Competitive athletes and even weekend warriors are always on the lookout for any edge. Does working out in higher temperatures give that edge? Read on to learn if sweltering can help you shave seconds off your personal best or just improve overall performance.
The findings of a study by University of Oregon researchers was published in The Journal of Applied Physiology. The title alone, Heat acclimation improves exercise performance, seems to suggest we should all head for the heat to get better results.
But, not so fast…
Researchers performed the study with a very small sample – just twelve well-trained cyclists. They also conducted their research under tightly controlled conditions. The group being acclimated to the heat performed in a room heated to 104 degrees, and at only 50% of their maximal oxygen consumption. They pedaled for 45 minutes, were allowed a ten minute rest period followed by another 45 minutes of pedaling. The control group performed in room cooled to 55 degrees. Under these conditions, there was clear improvement. In fact, “…the cyclists who were heat acclimated performed anywhere from 4 to 8 percent better than they had before they trained in the heat, while the control group did not improve at all.”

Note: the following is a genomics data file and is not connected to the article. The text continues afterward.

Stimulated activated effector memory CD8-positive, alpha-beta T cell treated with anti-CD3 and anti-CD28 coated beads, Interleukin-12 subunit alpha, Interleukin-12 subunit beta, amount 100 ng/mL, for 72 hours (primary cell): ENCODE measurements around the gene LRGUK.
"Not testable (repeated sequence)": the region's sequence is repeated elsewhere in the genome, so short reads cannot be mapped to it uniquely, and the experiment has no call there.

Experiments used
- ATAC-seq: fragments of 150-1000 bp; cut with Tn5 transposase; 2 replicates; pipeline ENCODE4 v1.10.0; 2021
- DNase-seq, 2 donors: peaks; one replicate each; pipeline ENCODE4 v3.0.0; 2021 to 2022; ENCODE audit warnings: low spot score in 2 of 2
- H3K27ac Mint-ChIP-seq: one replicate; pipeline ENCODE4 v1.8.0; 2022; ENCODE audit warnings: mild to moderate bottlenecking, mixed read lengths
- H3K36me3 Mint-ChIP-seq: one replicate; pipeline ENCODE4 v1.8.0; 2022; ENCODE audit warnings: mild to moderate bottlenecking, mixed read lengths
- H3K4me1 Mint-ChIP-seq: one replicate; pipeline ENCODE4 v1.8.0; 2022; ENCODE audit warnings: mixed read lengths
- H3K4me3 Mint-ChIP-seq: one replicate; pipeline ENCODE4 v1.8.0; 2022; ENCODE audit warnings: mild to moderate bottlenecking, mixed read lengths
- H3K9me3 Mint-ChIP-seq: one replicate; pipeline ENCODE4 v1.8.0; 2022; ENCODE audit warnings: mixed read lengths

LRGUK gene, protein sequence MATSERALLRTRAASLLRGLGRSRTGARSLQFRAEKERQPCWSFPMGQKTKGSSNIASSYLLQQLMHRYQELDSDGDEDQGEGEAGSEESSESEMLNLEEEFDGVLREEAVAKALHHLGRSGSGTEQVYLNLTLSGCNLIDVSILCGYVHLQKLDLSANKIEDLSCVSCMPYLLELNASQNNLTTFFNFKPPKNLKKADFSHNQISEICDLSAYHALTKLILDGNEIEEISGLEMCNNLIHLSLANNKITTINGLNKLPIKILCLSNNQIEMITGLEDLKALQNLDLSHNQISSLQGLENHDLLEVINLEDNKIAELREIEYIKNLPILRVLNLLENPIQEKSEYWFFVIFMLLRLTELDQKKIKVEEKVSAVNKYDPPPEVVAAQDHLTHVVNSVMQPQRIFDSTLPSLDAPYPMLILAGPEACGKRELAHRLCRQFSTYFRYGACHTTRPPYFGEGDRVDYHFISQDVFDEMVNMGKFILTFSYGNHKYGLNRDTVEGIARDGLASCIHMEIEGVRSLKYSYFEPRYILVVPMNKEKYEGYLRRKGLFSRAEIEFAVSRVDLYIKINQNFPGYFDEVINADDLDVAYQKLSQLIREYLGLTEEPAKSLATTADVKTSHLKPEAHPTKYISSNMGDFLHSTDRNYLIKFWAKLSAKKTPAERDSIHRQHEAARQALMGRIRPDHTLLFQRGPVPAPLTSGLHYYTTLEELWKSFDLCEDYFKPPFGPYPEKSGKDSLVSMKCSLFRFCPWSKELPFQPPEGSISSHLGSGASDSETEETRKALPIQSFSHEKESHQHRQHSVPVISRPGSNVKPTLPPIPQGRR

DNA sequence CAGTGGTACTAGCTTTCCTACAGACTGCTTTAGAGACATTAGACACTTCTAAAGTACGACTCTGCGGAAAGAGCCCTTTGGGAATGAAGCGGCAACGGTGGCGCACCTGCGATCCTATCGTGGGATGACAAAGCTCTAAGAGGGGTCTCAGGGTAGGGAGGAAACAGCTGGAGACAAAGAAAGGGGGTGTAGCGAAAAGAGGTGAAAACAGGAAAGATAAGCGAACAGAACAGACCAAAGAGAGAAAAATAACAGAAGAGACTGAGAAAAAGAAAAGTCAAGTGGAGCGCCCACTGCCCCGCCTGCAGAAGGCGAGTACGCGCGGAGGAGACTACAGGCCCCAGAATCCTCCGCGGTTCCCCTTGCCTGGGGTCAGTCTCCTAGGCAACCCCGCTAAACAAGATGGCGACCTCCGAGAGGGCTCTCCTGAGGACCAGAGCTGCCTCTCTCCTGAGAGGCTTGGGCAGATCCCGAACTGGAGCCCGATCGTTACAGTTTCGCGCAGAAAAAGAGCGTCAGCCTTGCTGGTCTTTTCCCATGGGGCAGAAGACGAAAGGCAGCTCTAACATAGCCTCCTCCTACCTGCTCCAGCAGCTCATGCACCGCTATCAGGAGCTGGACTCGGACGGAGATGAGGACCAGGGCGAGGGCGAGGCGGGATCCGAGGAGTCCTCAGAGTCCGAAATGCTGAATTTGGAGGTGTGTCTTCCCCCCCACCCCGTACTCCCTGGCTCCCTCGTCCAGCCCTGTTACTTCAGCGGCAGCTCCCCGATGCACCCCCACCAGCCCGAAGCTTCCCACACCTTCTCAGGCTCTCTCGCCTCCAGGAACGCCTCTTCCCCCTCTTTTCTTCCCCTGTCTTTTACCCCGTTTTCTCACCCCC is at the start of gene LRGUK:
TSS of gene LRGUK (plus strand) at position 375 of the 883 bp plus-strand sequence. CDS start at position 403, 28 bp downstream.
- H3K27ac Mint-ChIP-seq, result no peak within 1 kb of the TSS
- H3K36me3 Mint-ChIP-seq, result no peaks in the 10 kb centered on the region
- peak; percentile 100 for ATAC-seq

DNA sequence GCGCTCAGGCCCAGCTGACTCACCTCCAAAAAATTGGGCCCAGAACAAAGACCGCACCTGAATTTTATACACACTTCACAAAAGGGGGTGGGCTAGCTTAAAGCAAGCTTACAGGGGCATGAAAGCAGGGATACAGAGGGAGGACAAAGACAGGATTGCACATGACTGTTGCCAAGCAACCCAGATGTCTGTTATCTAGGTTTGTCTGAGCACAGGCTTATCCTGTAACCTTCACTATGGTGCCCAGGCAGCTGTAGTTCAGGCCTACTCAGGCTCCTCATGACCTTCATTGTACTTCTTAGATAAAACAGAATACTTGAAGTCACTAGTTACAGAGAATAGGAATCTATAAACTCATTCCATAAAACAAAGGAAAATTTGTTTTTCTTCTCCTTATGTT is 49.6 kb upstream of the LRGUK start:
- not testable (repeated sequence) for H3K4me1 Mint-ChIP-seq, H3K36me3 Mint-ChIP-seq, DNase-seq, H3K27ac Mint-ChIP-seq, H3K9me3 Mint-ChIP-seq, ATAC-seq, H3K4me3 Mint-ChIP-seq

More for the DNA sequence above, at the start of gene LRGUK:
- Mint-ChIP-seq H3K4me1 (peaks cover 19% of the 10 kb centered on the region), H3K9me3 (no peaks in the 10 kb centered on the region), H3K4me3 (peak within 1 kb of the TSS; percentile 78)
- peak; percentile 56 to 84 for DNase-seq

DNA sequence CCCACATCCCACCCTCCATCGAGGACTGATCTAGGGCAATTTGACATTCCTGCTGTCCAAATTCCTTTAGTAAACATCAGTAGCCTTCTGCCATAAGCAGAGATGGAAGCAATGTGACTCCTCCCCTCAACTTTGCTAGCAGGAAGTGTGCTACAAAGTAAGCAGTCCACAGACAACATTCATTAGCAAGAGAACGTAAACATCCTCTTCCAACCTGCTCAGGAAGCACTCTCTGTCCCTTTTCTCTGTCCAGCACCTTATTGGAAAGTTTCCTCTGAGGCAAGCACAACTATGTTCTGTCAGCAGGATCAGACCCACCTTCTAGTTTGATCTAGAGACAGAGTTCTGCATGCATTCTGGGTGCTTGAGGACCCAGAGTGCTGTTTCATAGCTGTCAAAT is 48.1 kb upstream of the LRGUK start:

What does this mean for your performance improvement?
Although the study suggests working out in a hot environment improves performance, researches advise caution. Again, the experiment was conducted with highly trained athletes in a controlled environment. Additionally, they were cycling, which is physiologically different from running or other sports. In short, that means your results may vary.
If you want to give heat acclimation training a try
Although the research is limited, strong results make trying to duplicate the same effect on your own a no brainer. Researchers do know that exercising in the heat does increase the volume of plasma in the blood and bring about some pretty significant cardiovascular adaptations. Both could contribute to improved performance.
For best results, give your body time to adjust to the heat before you push too hard. Allow yourself to build heat tolerance over several workout sessions. Exercise caution, too. If you begin to feel overheated, nauseous, or dizzy, stop exercising immediately as this can be dangerous. Conduct your own experiment as you go. Use a heart rate monitor to observe patterns and changes in performance over several weeks. Does working out in a hot environment improve performance? There only one way to find out for sure. Give it a try.